Performance for one subject is shown in Fig. 6b, c, and population results are shown in Fig. 7. Because the transformation in this task did not involve a gain (scaling) factor, the noMTN prediction for BIAS in the remapped context was equal to that measured in the identity context. Similarly, because in this task we modeled both measurement and production noise as nonscalar^{1,2,30}, the noMTN prediction for √VAR (and therefore also RMSE) was also equivalent to that computed in the identity context. Consistent with the tasks involving multiplicative transformations, both RMSE (8.6 deg, 95% CI = [8.2, 9.1] deg) and BIAS (6.1 deg, 95% CI = [5.6, 6.8] deg) were higher in the remapped context than in the identity context (2.9 deg, 95% CI = [2.7, 3.0] deg and 0.72 deg, 95% CI = [0.6, 0.9] deg, respectively), suggesting that MTN was larger for the transformation associated with a 60 degree visuomotor rotation. Across subjects, RMSE (identity median = 2.3, IQR = 0.76, remapped median = 7.9, IQR = 1.9, p = 0.001, Wilcoxon twosided signedrank test, n = 11 subjects), BIAS (identity median = 0.55, IQR = 0.29, remapped median = 3.8, IQR = 2.5, p = 0.001, Wilcoxon twosided signedrank test), and √VAR (identity median = 2.2, IQR = 0.78, remapped median = 6.96, IQR = 1.93, p = 0.001, Wilcoxon twosided signedrank test) were substantially higher in the remapped condition (Fig. 7a). Observeractor model fits for the remapped context were associated with higher values of both preinference noise parameter σ_{pre} (identity median = 0.35, IQR = 0.39 deg vs. remapped median = 6.4, IQR = 4.5 deg, p = 0.002, Wilcoxon twosided signedrank test) and postinference noise parameter σ_{post} (identity median = 2.2, IQR = 0.87 deg vs. remapped median = 6.4, IQR = 2.8 deg, p = 0.001, Wilcoxon twosided signedrank test; Fig. 7b). Supplementary Table 3 shows the parameter fits for individual subjects. The observed increase in bias and σ_{pre} in the remapped context indicate that applying a visuomotor transformation increased MTN associated with planning reach direction, and that subjects were able to deploy a late inference strategy to mitigate some of this additional noise, similar to other tasks. Additionally, the increase in variability observed in this task relative to previous tasks suggest that the transformation also generated some postinference noise that subjects were not able to mitigate.
Experiment 4: length measurement and identification task
In experiments 1–3, we characterized the effect of noise in sensorimotor transformations during precise and rapid movements. However, humans can also perform mental transformations on sensory variables outside the domain of sensorimotor tasks. Therefore, we designed a task to test whether humans use late inference even when the inferred variable is perceptual and not directly involved in the control of a precise movement. Subjects had to perform a twointerval multiplechoice forcedchoice task involving the measurement and identification of visual bars of different lengths (Fig. 8a). On each trial, subjects measured the length of a horizontal bar (i.e., sample length), and were subsequently presented with an array of vertical bars of different lengths. Subjects had to identify the bar whose length was either closest in length to the sample (identity context) or 1.5 times the sample (remapped context).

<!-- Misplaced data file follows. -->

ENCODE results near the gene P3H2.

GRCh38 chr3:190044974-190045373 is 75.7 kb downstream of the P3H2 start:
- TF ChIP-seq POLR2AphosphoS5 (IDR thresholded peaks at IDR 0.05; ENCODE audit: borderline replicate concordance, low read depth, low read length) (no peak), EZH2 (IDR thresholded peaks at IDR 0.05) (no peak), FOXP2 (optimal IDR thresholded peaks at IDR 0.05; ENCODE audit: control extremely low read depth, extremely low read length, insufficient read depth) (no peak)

Figure 8b shows the behavior of an example subject. Because subjects were given as much time as needed to make their selections, we assumed that nonscalar execution noise of hand movements would not make a meaningful impact on behavior. Predictions for RMSE, BIAS, and √VAR in this task were therefore generated by multiplying values in the identity context by 1.5 as in experiments 1 and 2. Similar to the sensorimotor tasks, RMSE (0.76 deg, 95% CI = [0.71, 0.80] deg) for the example subject was larger in the remapped context than predicted (0.62 deg, 95% CI = [0.59, 0.65] deg). This result indicates that mental multiplication of a length by 1.5 is associated with higher MTN. Next we measured BIAS to assess whether performance was better explained by an early or late inference strategy. BIAS (0.47 deg, 95% CI = [0.41, 0.50] deg) was larger in the remapped context than predicted from the identity context (0.2 deg, 95% CI = [0.16, 0.24] deg, respectively) suggesting that the subject used the late inference strategy. These observations were consistent across subjects for both RMSE (predicted median = 0.62, IQR = 0.10, observed median = 81, IQR = 0.13, p = 0.0005, Wilcoxon twosided signedrank test, n = 12) and BIAS (predicted median = 0.21, IQR = 0.11, observed median = 0.37, IQR = 0.13, p = 0.0005, Wilcoxon twosided signedrank test; Fig. 9a). There was also an increase in √VAR across subjects (predicted median = 0.58, IQR = 0.10, remapped median = 0.70, IQR = 0.08, p = 0.001, Wilcoxon twosided signedrank test).
To model behavior in this experiment, we started with a measurement stage which was identical to that in experiments 1 and 2, reflecting the similarity in task structure. For the response stage, we simplified the model by replacing the task of choosing a response from a large (but finite) number of choices with the limiting case of choosing from an infinite number of choices. With this simplification, the model is mathematically equivalent to that used in experiments 1 and 2, parameterized by w_{pre} and w_{post}. The observeractor model fits for the remapped context were associated with higher values of w_{pre} (identity median = 0.05, IQR = 0.04 vs. remapped median = 0.09, IQR = 0.02, p = 0.005, Wilcoxon twosided signedrank test), while we found no systematic effect on w_{post} (identity median = 0.06, IQR = 0.01 vs. remapped median = 0.06, IQR = 0.02, p = 0.97, Wilcoxon twosided signedrank test; Fig. 9b). See Supplementary Table 4 for individual subjects’ results, and Supplementary Figure 4 for the results of a sensorimotor version of the task which were consistent with those shown here. These results indicate that the higher MTN in the remapped context is accompanied by higher reliance on prior information in perceptual as well as sensorimotor tasks.